When you reach the top of Piuma and go a couple of hundred feet past, you will find a gorgeous pepper tree to your right which casts a beautiful circle of shade. Clearly I was not the only one who knew about that since I met a group of riders sprawled about, a perfect excuse to stop, eat, drink and shoot the breeze.

After a good 10 minute reprieve it was time for me to move on. A glorious mile of fast downhill, followed by another 1.6 miles up with 700 feet of gain were ahead. Once at the top, I decided to just sit for a bit and admire the 360 degree views of the ocean and the valley. The tough part was over, except the realization that my fitness level is considerably less than a month ago. I have a feeling that Los Flores will see a lot of me in the weeks to come in preparation for the Eastern Sierra Century, which is loaded with climbs and runs at altitudes above 8000 feet.

towards the bottom of Tuna Canyon about 1/2 mile from the Pacific

towards the bottom of Tuna Canyon about 1/2 mile from the Pacific

Today’s tale is one of failure, realization and reorganization. I clearly overestimated my ability of sliding right back into where I left off a month ago. Realizing that ‘mind over matter’ would only impede my progress, I chose to take a step back and rebuild the endurance and power needed for a good climb. Consequently I had to put my pride aside and will work on conquering the hill again in the weeks to come.

On the way down I had more  time to reflect on today’s ride and I was wondering:

“Can you relate to my experience, and what did you do to regain  your climbing legs?”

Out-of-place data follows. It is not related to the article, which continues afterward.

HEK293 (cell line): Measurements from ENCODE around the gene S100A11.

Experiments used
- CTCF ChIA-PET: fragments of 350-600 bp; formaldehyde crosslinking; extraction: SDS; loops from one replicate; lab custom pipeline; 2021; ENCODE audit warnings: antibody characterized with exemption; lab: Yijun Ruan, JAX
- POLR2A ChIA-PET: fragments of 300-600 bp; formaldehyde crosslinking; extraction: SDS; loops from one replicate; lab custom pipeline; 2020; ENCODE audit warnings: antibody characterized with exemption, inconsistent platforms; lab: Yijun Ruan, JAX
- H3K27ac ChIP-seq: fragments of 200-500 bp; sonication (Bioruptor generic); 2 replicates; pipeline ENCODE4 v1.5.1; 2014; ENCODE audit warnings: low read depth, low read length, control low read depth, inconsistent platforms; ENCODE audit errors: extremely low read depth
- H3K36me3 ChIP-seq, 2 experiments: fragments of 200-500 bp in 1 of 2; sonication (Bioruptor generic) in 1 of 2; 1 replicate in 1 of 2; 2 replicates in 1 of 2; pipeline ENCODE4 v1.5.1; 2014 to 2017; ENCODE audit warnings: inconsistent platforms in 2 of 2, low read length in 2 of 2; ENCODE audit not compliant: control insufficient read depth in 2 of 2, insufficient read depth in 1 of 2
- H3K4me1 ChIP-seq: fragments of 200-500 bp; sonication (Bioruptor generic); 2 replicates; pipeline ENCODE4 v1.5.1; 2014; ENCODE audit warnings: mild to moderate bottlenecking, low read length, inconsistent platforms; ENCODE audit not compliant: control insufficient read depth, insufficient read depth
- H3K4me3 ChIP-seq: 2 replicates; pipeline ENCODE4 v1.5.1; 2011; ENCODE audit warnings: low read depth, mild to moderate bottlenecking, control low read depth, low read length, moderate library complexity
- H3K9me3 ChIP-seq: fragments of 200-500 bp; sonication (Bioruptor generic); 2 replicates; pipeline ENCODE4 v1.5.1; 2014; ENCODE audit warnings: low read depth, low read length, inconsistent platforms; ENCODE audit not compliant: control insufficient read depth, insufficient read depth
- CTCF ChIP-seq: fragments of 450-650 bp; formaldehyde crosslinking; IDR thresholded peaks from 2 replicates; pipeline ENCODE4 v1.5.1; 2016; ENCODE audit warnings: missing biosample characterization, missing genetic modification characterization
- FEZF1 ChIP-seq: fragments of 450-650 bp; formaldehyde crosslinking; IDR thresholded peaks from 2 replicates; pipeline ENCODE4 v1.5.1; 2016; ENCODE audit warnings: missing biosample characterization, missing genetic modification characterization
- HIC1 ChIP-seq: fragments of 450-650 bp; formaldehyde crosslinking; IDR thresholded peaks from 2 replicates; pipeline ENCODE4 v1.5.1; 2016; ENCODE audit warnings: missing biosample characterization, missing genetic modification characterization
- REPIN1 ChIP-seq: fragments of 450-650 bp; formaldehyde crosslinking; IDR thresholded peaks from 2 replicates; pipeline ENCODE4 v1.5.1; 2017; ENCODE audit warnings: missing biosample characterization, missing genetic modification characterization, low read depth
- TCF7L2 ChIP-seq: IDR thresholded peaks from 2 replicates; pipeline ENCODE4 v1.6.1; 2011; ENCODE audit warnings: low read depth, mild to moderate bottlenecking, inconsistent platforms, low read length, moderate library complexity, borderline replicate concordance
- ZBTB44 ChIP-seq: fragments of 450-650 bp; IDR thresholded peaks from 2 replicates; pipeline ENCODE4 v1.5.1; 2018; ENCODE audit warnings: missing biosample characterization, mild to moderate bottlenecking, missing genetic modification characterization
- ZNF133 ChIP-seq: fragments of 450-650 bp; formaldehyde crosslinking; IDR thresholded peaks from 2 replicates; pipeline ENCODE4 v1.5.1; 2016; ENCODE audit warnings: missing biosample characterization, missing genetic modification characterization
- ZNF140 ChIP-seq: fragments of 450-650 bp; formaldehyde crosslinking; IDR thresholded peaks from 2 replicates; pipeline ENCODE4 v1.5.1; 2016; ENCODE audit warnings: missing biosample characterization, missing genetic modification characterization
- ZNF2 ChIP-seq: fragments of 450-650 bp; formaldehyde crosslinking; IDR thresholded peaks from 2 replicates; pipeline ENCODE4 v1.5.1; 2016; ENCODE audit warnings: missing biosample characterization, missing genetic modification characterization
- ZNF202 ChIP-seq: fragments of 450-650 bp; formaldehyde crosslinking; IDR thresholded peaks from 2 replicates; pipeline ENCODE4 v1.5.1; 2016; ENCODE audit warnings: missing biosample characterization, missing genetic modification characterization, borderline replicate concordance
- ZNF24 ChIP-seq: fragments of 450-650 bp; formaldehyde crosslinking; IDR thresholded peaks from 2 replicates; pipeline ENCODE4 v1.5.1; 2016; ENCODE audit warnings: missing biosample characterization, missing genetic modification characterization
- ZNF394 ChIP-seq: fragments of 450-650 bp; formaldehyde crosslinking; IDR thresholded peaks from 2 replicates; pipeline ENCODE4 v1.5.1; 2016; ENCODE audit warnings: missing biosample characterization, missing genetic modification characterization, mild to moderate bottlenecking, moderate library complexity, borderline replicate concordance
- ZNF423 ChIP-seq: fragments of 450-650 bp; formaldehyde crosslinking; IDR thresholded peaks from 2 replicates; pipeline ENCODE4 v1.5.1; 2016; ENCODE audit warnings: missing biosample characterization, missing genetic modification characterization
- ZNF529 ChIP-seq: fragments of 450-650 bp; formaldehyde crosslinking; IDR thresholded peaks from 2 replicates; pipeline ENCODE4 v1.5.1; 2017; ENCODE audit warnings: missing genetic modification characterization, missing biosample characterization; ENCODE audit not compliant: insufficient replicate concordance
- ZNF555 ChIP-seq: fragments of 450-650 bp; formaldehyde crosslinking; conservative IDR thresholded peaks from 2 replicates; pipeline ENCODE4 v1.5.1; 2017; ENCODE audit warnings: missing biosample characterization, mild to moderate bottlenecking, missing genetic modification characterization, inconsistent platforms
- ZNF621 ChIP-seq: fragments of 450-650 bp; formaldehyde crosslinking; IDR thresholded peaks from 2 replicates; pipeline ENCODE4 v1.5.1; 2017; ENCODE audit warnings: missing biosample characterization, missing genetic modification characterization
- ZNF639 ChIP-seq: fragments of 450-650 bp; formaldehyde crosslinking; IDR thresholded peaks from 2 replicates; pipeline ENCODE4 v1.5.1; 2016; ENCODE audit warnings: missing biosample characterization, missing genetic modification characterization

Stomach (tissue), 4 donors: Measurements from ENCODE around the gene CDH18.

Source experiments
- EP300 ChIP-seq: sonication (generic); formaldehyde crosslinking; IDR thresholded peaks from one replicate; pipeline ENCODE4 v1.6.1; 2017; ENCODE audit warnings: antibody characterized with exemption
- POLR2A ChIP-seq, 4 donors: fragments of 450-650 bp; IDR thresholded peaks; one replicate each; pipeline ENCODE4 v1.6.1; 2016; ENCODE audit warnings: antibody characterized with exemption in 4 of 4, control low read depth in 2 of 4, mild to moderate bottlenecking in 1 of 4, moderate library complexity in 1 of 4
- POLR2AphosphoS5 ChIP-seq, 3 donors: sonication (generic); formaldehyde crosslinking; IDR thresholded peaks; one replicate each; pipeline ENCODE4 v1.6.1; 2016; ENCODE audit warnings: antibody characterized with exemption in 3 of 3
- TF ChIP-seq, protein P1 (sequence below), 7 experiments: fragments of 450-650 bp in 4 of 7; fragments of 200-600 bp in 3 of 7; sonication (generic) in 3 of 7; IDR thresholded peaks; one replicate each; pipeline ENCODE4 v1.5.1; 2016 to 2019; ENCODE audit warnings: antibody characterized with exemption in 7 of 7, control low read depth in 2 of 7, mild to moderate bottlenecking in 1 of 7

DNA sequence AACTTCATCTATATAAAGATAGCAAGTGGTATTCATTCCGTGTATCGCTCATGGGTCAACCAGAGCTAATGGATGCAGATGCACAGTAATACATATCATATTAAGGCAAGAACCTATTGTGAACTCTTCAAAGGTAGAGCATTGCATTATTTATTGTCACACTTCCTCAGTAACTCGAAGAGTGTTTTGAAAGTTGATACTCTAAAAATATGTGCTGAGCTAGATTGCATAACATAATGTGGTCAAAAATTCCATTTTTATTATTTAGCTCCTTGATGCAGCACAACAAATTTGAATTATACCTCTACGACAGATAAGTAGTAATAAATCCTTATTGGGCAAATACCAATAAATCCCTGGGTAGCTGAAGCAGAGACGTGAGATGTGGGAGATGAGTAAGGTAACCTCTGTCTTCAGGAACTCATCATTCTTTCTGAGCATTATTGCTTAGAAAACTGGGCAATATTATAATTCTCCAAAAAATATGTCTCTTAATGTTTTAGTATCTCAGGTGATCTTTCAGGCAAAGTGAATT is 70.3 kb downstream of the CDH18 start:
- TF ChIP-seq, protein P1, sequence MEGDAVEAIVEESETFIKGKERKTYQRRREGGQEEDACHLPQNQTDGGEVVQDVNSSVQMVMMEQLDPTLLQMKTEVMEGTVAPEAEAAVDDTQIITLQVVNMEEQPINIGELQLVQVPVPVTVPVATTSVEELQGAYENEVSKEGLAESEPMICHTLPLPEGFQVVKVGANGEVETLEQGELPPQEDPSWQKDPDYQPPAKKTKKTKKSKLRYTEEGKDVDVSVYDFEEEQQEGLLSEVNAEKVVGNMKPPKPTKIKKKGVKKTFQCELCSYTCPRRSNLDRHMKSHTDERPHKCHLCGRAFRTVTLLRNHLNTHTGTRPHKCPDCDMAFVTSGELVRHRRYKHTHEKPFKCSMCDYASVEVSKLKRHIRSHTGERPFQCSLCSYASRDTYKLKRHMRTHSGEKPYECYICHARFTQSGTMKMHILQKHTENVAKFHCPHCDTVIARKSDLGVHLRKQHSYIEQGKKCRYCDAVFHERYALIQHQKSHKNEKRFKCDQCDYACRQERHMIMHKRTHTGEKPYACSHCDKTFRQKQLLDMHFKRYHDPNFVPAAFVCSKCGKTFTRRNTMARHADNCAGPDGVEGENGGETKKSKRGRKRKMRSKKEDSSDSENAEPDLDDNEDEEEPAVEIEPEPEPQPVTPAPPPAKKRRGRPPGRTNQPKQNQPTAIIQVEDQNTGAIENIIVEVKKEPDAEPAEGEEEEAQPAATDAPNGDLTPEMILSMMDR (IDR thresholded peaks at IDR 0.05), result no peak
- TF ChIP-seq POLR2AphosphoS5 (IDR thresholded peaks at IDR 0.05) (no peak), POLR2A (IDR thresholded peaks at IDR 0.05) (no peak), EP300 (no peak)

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About GT in LA

Road cycling enthusiast
This entry was posted in Cycling, Exercise, scattante, Training and tagged , , , , , . Bookmark the permalink.

4 Responses to Where have my legs gone?

  1. TheTricksterNZ says:

    Have to say I’m gaining a lot of respect for some of those climbs you’ve got around yours.

  2. jeff says:

    GT, your blog’s looking good. I don’t get to climb too often, but just returned from Colorado. A couple of friends from the bay area met us there, and even though they were seasoned climbers, the altitude affected them. I rode a lot prior to the trip, but still had a challenge ahead of me each day. Generally I went slow, but steady, and reached the top of every pass/summit. Good trip!

    • gtinla says:

      Welcome back, Jeff! I can’t wait to see the blog entries of your recent CO adventure. Yes, altitude always poses and added challenge. I (we) have been going to the Eastern Sierras for decades for climbing, backpacking, cycling, flyfishing and other fun stuff. I made sure to arrive several days before the century to give my body a chance to acclimate. But even with that, I know it will be a challenging ride. I am glad to hear that you had a good trip – manna for the soul 🙂

  3. tracywilkins says:

    One of these days I’m going to have to get someplace like that and ride some real mountains! And you get to do it anytime you want! I’m afraid what you described might chew me up and spit me out fast. We’ve got lots of hills here in Missouri, but I’ve never had a chance to ride a “real mountain”. I’m afraid if I did, I might discover that I’m not as good a climber as I think I am!

    Good job, and keep it up. Your fitness will eventually come back.